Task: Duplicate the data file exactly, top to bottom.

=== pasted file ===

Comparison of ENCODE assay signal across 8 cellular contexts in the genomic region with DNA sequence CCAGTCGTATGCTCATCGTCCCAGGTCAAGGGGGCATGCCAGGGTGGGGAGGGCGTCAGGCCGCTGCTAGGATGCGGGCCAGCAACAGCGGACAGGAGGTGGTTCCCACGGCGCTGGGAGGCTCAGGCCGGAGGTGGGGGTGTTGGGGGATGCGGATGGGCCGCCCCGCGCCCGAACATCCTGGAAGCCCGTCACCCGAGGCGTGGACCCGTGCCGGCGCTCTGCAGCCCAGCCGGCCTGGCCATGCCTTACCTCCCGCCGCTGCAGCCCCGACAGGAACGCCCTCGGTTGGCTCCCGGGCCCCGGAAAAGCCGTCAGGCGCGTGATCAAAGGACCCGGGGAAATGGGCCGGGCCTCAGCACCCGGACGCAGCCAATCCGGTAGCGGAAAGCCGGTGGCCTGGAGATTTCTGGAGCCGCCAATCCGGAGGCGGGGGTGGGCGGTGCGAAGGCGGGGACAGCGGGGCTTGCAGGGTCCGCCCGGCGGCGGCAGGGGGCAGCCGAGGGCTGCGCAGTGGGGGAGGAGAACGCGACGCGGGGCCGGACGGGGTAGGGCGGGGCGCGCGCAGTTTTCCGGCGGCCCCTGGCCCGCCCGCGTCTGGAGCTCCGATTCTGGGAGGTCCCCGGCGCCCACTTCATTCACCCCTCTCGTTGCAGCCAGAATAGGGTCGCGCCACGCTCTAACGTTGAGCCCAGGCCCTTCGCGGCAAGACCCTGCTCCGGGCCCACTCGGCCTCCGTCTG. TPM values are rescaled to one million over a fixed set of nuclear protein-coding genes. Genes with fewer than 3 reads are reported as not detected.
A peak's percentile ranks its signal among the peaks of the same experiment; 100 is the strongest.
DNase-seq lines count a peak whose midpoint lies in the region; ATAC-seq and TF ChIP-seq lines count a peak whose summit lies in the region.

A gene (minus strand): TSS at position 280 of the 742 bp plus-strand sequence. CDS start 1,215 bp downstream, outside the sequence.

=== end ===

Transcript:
Comparison of ENCODE assay signal across 8 cellular contexts in the genomic region with DNA sequence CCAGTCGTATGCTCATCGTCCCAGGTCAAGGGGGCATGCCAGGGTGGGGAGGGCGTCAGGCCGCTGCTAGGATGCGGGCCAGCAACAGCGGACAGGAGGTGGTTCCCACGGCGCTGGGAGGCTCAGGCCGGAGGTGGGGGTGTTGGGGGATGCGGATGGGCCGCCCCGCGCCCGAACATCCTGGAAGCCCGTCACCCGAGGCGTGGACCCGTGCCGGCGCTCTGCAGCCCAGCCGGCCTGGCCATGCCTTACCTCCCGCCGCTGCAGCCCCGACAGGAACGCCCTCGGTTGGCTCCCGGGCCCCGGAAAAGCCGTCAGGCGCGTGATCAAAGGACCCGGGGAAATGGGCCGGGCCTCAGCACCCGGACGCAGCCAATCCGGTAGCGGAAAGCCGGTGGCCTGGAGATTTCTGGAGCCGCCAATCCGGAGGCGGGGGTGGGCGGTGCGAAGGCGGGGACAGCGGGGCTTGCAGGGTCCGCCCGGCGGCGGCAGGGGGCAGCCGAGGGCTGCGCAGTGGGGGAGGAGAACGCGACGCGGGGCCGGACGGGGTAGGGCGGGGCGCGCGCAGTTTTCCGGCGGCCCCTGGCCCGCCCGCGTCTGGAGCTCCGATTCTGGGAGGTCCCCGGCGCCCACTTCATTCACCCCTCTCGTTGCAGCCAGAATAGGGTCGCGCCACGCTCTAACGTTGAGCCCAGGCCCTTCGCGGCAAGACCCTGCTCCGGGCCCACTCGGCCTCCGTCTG. TPM values are rescaled to one million over a fixed set of nuclear protein-coding genes. Genes with fewer than 3 reads are reported as not detected.
A peak's percentile ranks its signal among the peaks of the same experiment; 100 is the strongest.
DNase-seq lines count a peak whose midpoint lies in the region; ATAC-seq and TF ChIP-seq lines count a peak whose summit lies in the region.

A gene (minus strand): TSS at position 280 of the 742 bp plus-strand sequence. CDS start 1,215 bp downstream, outside the sequence.